In conclusion, we propose the usage of axonal tracing patterns as a new approach for the homologisation of nerves between relatively closely related species. The axonal tracing technique reveals a morphological character complex which serves to identify neuronal structures and consequently to homologise cerebral clusters and therefore serves as an additional character complex to homologise cerebral nerves. This study also confirms investigations [21, 45] which postulated, that internal nervous structures are highly conserved during evolution. Due to their complexity and the known conservation of many neuronal characteristics [23, 24, 26, 27] we believe the reconstructed innervation patterns to have a higher complexity than ganglionic structures. Therefore we propose that cellular innervation patterns are more suitable to distinguish between homologous and analogous nerves. Moreover, this neurobiological character complex may be usable for other investigations on similar organ systems, not only within the Opisthobranchia or Gastropoda. Furthermore it may be possible that the cellular innervation patterns contain a phylogenetic signal on a larger taxonomic scale.
Four species of opisthobranch Gastropoda were investigated within this study, Aplysia californica Cooper, 1863 and Aplysia punctata Cuvier, 1803 (Aplysiomorpha), Pleurobranchaea meckeli Leue, 1813 (Pleurobranchomorpha) and Archidoris pseudoargus (Rapp, 1827) (Nudibranchia). The size variability of tracing patterns was taken into consideration by using specimens of similar size for all replicates.
Aplysia punctata (15 – 20 cm body length) and Archidoris pseudoargus (7 – 10 cm body length) were collected in the wild at Roscoff (Brittany, France). The animals were cultured in our lab in Frankfurt, maintained in closed seawater aquaria at 17°C, under ambient light and fed with frozen and defrosted pieces of the green algae Ulva lactuca and Polysiphonia spp. which were collected in the same location. Live Aplysia californica was purchased from the Aplysia Resource Facility of the Rosenstiel School of Marine and Atmospheric Sciences at the University of Miami (Florida, USA), and shipped and maintained in our lab in Frankfurt under earlier mentioned conditions and also fed with defrosted U. lactuca and Polysiphonia spp.. Pleurobranchaea meckeli (9 – 10 cm body length) was collected in Blanes (Spain) by fishermen via dredging at depths of 60 to 80 meters. In this case, preparations and axonal tracing experiments were performed immediately after collection of the animals.
Specimens were relaxed with an injection of 7% MgCl2 and fixed in 6% formaldehyde in seawater or with 4% paraformaldehyde in phosphate buffered saline, for at least 24 hours. For dissection the fixative was replaced with 70% ethanol.
Cellular innervation patterns/axonal tracing
Animals were relaxed with an injection of 7% MgCl2 and the central nervous system, consisting of the cerebral, pleural, and pedal ganglia, was removed and placed in a small Petri dish containing filtered artificial seawater (ASW, Tropic Marin, REBIE, Bielefeld, Germany) as saline. We followed the procedures of Croll and Baker  for Ni2+-lysine (Ni-Lys) tracing of axons. The major cerebral nerves of four species (Table 1) were traced with approximately ten replicates for each nerve per species. Therefore the nerves of the right cerebral ganglion were dissected free from the connective tissue. In addition replicates for the cerebral nerves of the left hemisphere were performed in order to check for bilateral symmetry of tracing patterns. The nerves were cut and the distal tip was gently drawn into the end of a tightly fitting glass micropipette using suction provided by a 2.5 ml syringe attached with polyethylene tubing. The saline in the micropipette was replaced by a Ni-Lys solution (1.9 g NiCl-6H2O, 3.5 g L-Lysine freebase in 20 ml double distilled H2O) and the preparation was incubated for 12–24 h at 8°C to allow transport of the tracer. The micropipette was then removed and the ganglia were washed three times in ASW. The Ni-Lys was precipitated by the addition of five to ten drops of a saturated rubeanic acid (Dithiooxamide) solution (Sigma-Aldrich) in absolute dimethylsulfoxide (DMSO). After 45 minutes the ganglia were transferred to 4% paraformaldehyde and fixed for 4–12 h at 4°C. Thereafter the ganglia were dehydrated by an increasing ethanol series (70/80/90/100/100% each 10 minutes), cleared in methylsalicylate and mounted dorsal side up in Entellan (VWR International) on a glass slide. Our criterion for adequate staining was a uniformly dark blue nerve as it joined the ganglion. This is an indication for intact axons [22, 47]. The Ni-Lys tracings were analysed by light microscopy (Leica TCS 4D). Camera lucida drawings were digitalised following the method of Coleman  adapted for CorelDRAW X4.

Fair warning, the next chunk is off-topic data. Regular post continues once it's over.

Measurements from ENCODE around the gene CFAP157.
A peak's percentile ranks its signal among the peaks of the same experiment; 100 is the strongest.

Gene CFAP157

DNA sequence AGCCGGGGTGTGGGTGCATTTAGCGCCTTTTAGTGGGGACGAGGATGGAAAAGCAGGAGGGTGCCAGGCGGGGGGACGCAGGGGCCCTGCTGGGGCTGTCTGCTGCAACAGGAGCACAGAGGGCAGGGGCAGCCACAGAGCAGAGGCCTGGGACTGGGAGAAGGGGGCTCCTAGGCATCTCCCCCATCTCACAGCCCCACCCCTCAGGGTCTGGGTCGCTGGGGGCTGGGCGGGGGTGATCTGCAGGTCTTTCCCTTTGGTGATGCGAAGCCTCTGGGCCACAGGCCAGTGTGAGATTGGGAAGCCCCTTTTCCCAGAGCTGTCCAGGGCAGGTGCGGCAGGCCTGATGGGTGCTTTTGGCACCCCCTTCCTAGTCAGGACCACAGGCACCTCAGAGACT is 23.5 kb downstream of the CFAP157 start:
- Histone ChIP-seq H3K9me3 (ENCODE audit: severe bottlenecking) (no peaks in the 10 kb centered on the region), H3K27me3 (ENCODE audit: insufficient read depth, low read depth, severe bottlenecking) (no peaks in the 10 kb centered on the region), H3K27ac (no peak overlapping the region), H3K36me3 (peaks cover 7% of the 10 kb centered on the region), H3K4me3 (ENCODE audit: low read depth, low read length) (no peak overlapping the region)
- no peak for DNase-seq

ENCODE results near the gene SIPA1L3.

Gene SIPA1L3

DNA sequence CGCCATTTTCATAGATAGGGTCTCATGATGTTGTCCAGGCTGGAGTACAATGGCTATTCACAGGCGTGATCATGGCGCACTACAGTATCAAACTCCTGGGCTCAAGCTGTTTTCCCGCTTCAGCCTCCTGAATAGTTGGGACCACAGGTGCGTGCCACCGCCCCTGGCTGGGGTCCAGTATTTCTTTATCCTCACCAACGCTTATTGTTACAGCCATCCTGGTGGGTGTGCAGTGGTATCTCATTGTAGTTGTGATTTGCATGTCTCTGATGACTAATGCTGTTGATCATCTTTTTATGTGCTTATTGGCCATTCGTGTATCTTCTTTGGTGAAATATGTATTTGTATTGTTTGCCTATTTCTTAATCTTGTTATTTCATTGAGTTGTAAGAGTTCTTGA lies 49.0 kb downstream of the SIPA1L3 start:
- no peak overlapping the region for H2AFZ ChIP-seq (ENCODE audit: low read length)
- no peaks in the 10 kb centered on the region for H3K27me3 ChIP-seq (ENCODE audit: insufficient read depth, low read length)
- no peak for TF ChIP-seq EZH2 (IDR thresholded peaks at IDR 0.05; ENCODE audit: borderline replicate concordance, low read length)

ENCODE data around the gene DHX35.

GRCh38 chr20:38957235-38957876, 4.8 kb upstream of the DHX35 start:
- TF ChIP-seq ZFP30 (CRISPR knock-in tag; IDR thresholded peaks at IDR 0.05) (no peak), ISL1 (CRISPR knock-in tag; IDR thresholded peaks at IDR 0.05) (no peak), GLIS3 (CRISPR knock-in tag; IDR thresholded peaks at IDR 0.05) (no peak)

For the correlation analyses we used the Pearson Correlation Free Statistics Software provided by Wessa (Free Statistics Software, Office for Research Development and Education, version 1.1.23-r6, URL http://www.wessa.net/), testing the numbers of somata within the cerebral clusters for the investigated species.
AKK is associate professor for phylogeny and systematics. Her expertise lies in phylogeny and evolution of Heterobranchia (Mollusca, Gastropoda). RPC is a professor of physiology and biophysics. His expertise lies in molluscan neurobiology and the evolution of the nervous system. SES did his PhD studies on the evolution of cephalic sensory organs in the group of AKK. This contribution is part of these studies.
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We thank Yvonne Gryzimbowski and Conxita Avila for their support in collecting and analysing Pleurobranchaea meckeli. The same goes for Simone Faller, Angela Dinapoli, Katrin Göbbeler, Alen Kristof and Tim Wollesen in case of Archidoris pseudoargus and Aplysia punctata. Further we thank Claudia Nesselhauf for her support of the Sea Water Aquaria in Frankfurt. Last but not least we wish to express our gratitude towards the Vereinigung der Freunde und Förderer der Johann Wolfgang Goethe Universität and the German Science Foundation [DFG: KL 1303 3-1/3-2] for their financial support.
The authors declare that they have no competing interests.
AKK and RPC designed the concept of the study, provided helpful discussions during data analysis and revised the manuscript; SES designed the experiment, sampled the specimens, performed the analyses and wrote a first draft of the manuscript. All authors read and approved the final manuscript.